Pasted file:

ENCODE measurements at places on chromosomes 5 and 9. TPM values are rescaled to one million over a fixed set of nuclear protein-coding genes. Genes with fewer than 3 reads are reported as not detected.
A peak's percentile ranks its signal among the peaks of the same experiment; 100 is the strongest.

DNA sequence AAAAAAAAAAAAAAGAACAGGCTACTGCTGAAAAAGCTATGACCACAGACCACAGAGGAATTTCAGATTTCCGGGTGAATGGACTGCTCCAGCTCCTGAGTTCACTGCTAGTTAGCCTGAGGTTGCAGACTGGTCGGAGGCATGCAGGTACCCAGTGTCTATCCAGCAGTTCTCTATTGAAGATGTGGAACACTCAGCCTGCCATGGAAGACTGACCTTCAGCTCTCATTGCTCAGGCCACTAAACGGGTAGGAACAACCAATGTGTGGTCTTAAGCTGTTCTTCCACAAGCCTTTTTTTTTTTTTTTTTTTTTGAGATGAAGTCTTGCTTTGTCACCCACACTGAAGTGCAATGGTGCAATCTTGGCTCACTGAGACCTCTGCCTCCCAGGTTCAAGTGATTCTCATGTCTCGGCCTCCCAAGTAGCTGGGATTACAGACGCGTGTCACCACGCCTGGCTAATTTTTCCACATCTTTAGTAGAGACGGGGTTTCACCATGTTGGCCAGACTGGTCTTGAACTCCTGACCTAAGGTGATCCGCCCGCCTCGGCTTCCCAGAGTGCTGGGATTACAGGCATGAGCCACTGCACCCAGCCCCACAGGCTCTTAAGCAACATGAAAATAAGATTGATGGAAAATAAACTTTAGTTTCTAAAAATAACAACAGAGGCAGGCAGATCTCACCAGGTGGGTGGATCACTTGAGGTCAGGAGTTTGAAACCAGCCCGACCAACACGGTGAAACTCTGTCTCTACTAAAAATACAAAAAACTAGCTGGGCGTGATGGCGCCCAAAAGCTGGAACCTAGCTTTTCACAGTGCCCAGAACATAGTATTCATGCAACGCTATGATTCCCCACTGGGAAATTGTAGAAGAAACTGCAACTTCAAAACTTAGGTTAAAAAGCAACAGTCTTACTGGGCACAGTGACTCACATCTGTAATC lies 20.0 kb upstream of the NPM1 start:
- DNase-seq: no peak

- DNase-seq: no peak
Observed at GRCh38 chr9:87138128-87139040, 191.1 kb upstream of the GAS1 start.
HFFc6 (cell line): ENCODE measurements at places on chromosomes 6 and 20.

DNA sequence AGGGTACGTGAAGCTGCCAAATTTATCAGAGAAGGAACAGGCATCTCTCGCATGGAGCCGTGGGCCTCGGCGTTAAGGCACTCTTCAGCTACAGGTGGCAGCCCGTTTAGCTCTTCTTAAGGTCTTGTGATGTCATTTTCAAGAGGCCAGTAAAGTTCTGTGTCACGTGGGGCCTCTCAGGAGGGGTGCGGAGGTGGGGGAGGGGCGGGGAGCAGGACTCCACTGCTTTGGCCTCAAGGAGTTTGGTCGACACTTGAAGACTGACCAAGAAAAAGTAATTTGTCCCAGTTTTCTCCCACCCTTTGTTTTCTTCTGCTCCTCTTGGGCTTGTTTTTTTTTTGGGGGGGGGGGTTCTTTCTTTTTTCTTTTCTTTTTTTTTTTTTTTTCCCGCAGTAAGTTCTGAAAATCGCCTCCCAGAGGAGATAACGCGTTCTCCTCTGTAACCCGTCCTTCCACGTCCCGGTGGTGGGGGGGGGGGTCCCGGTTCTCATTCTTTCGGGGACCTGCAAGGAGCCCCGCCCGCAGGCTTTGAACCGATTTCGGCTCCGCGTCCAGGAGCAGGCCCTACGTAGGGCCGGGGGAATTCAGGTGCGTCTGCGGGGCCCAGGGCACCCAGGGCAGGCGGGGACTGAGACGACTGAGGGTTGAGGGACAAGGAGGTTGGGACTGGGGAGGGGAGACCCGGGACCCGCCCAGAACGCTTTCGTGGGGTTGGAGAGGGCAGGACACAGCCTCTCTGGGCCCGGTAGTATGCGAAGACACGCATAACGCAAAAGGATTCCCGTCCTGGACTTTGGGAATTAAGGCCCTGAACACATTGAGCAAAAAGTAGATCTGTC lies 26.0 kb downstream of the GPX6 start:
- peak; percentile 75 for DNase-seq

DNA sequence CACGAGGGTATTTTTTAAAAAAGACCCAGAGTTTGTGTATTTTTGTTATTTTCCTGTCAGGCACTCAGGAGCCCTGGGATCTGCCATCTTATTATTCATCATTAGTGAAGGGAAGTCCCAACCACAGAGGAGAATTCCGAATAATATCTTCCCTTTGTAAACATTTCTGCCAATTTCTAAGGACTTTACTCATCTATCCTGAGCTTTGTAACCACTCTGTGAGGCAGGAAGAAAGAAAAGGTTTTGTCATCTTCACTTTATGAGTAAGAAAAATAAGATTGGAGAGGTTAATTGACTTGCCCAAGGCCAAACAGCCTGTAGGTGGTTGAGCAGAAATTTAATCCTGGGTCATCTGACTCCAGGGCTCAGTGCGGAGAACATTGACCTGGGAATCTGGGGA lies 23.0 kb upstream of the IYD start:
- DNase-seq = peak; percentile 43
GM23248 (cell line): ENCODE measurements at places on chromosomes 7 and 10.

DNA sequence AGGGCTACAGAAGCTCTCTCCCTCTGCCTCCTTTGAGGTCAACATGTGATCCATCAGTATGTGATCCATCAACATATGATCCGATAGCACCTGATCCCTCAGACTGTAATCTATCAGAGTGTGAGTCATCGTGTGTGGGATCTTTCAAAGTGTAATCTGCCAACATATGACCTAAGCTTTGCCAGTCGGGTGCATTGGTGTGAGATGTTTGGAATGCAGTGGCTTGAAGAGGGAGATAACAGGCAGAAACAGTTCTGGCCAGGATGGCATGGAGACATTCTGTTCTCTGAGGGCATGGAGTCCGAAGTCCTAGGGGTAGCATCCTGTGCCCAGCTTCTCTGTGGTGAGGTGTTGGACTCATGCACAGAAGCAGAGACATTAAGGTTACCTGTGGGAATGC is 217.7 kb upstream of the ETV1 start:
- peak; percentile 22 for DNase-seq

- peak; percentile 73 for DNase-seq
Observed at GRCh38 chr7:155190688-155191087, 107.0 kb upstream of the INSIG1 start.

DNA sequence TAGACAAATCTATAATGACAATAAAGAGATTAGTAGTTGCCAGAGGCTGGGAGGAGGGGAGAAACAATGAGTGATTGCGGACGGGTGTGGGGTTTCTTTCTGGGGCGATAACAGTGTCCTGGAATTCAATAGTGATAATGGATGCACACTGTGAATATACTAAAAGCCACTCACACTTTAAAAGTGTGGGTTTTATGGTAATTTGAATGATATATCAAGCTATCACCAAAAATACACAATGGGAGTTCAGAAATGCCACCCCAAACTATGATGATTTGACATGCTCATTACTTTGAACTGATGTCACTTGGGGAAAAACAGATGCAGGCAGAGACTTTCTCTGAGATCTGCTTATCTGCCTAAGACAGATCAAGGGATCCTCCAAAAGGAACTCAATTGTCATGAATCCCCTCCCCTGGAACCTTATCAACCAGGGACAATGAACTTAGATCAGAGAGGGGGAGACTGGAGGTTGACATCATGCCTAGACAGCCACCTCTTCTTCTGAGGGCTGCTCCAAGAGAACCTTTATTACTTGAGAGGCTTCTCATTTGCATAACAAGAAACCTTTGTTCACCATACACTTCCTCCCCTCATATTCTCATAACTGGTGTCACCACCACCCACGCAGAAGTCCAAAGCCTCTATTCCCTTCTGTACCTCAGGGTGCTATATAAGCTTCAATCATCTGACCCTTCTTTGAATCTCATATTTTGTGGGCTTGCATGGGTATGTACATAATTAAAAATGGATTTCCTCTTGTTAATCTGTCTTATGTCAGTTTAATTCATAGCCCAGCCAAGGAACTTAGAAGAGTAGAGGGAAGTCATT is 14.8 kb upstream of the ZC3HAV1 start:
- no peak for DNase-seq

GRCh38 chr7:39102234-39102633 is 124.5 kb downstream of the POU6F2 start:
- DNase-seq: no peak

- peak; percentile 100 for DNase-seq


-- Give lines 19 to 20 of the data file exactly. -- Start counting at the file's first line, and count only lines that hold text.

GRCh38 chr7:39102234-39102633 is 124.5 kb downstream of the POU6F2 start:
- DNase-seq: no peak